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Boreal Community Media

Loan deadline approaching for northern Minnesotans affected by flooding

Oct 18, 2022 02:20PM ● By Editor
Photo: MN DPS

From the Minnesota Department of Public Safety • October 17, 2022

Between April 22 and June 15, torrential rains hit northern Minnesota hard. That led to a new flood record in the Rainy River Basin and caused flooding that took several weeks to recede. That's when unprecedented work began for property owners and renters in Koochiching County and its neighbors: Beltrami, Itasca, Lake of the Woods and Saint Louis counties. For more than 60 days, people spent countless hours sandbagging, constructing dikes and running pumps to keep the water from intruding their property. Some were more successful than others were. In July, a Homeland Security and Emergency Management damage assessment determined nearly 300 property owners suffered more than $1.2 million in damage.

The clean-up since then has been ongoing and expensive. While the Federal Emergency Management Agency (FEMA) denied Minnesota's request for an individual assistance disaster declaration for the 15 northern counties that experienced the historic flooding, there is another option available.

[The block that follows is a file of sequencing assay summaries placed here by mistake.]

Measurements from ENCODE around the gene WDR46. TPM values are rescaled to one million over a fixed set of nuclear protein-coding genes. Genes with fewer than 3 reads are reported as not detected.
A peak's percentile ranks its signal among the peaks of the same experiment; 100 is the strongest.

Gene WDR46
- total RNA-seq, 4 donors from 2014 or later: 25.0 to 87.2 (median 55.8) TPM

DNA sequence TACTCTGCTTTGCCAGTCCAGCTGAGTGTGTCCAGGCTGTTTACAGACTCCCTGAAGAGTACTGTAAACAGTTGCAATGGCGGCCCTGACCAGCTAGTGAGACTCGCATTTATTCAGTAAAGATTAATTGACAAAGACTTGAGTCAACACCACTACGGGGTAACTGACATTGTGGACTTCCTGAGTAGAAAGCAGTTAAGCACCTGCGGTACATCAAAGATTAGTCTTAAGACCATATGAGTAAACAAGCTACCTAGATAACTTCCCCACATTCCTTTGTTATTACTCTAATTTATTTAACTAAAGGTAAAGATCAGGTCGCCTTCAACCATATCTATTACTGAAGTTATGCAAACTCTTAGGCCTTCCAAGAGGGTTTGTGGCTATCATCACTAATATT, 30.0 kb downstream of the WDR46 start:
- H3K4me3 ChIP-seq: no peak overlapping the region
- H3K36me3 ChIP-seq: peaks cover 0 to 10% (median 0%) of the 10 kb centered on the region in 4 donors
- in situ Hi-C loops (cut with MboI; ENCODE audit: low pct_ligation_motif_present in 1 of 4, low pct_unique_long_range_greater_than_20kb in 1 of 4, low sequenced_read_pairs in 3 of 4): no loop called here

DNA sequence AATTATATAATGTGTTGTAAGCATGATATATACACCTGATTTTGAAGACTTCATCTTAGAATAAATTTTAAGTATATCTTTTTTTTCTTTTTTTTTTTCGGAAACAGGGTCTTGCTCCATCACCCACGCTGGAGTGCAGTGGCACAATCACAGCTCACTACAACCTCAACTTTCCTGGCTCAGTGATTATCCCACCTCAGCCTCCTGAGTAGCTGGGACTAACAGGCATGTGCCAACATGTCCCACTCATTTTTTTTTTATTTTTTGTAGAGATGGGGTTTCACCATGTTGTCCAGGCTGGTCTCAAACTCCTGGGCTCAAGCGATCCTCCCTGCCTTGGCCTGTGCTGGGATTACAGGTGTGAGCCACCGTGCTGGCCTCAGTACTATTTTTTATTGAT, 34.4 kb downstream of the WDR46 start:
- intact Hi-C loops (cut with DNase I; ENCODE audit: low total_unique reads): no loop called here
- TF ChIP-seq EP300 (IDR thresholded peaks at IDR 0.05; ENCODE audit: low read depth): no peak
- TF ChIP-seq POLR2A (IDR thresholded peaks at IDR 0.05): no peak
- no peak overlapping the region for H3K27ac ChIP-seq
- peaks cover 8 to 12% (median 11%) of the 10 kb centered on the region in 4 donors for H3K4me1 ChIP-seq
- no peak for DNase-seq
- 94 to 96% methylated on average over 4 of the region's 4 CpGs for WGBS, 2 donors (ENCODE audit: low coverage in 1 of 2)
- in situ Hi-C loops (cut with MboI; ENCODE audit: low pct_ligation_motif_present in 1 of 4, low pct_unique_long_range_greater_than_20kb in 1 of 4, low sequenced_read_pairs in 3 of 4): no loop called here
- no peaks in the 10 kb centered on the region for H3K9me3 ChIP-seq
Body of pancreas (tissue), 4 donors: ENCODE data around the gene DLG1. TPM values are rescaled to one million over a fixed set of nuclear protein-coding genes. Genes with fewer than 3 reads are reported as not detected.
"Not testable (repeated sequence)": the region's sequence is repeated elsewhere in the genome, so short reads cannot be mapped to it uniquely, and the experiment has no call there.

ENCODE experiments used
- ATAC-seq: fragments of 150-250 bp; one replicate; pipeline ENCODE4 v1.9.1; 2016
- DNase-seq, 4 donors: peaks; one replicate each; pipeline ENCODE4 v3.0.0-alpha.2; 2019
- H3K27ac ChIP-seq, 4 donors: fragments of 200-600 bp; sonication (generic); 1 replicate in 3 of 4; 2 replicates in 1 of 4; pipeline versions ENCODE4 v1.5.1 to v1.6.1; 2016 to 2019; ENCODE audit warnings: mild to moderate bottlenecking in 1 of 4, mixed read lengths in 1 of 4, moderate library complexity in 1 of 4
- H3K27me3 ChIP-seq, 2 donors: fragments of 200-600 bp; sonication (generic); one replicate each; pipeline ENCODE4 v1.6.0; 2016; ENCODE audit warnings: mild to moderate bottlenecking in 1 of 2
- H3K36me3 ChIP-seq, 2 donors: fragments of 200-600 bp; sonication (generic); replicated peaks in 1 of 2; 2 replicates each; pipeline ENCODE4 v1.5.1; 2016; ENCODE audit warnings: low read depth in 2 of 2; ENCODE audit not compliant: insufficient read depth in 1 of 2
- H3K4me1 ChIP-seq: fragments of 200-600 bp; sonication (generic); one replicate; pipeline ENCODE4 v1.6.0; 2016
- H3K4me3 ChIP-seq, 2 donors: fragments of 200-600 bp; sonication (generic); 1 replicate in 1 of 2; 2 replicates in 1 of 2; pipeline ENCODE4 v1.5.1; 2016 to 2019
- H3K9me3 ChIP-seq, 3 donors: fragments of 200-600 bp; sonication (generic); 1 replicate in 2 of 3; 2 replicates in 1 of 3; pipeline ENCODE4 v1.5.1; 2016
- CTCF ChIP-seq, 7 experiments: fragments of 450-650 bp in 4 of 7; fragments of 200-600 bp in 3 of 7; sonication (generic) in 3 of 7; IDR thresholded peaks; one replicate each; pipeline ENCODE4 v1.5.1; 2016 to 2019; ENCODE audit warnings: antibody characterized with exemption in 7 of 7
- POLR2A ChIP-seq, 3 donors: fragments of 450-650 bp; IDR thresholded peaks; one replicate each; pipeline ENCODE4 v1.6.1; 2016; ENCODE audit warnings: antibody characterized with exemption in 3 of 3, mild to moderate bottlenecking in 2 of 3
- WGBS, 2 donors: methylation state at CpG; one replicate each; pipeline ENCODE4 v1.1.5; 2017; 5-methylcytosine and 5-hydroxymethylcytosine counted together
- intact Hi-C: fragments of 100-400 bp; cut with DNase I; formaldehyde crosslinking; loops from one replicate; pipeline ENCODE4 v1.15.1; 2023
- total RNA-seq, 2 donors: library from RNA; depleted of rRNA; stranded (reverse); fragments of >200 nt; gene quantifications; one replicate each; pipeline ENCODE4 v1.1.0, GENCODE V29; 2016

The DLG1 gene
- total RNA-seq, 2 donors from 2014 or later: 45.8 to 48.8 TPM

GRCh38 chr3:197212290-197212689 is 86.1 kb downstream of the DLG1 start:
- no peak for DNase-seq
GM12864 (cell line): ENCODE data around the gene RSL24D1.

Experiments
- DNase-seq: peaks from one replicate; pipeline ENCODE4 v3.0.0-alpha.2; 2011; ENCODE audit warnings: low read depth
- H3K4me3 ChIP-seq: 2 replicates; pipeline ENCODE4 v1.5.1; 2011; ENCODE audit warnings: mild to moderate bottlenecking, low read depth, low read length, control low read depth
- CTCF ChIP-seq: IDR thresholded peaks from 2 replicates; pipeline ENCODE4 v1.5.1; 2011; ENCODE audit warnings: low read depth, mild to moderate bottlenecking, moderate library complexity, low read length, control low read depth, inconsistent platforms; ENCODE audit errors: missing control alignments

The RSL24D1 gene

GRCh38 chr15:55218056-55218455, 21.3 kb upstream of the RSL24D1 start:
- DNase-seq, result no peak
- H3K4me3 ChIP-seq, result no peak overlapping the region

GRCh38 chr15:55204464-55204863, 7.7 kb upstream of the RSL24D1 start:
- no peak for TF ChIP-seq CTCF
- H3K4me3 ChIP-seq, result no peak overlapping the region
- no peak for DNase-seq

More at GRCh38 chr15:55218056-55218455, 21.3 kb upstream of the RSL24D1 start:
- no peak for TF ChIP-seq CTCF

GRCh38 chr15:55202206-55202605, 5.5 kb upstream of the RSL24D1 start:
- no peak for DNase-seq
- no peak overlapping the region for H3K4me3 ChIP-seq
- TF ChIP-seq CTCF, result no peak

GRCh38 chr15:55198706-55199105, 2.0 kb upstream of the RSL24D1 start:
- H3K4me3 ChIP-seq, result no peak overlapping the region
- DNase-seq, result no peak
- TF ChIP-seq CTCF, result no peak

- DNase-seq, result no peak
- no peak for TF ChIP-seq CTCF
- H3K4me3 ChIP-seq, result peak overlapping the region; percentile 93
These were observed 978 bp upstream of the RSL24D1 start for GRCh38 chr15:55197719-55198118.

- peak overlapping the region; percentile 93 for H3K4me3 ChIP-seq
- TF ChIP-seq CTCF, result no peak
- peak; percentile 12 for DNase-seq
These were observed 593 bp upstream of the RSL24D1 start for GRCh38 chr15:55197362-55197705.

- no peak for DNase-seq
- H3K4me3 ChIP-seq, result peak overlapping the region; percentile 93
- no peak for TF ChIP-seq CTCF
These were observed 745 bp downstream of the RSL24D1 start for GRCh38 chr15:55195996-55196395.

People affected by the flooding can get some help thanks to a recent disaster declaration from the U.S. Small Business Administration (SBA). Home and business owners in the counties listed above can apply for low-interest, long term loans to help them recover following the flooding.

 “The SBA is strongly committed to providing the people of Minnesota with the most effective and customer-focused response possible to assist businesses of all sizes, homeowners and renters with federal disaster loans," said SBA Administrator Isabella Casillas Guzman. “Getting businesses and communities up and running after a disaster is our highest priority at SBA."

There are multiple types of loans available, including business physical disaster loans, which provide funds to repair or replace disaster-damaged property owned by a business. Businesses of any size are eligible, as are private non-profit organizations, such as charities, churches and private universities.

Homeowners or renters can also get loans to repair or replace disaster-damaged real estate and personal property, including cars.

Interest rates are as low as 2.94 percent for businesses, 1.875 percent for nonprofit organizations, and 1.438 percent for homeowners and renters, with terms up to 30 years.

But time to apply for these loans is running out! Applicants will have to meet the credit requirements and the deadline to apply is Nov. 7, so if you have damage, don't wait.

Those interested can apply online using the Electronic Loan Application (ELA) via SBA's secure website and should apply under SBA declaration # 17612 or call the SBA's Customer Service Center at 800-659-2955 for more information.​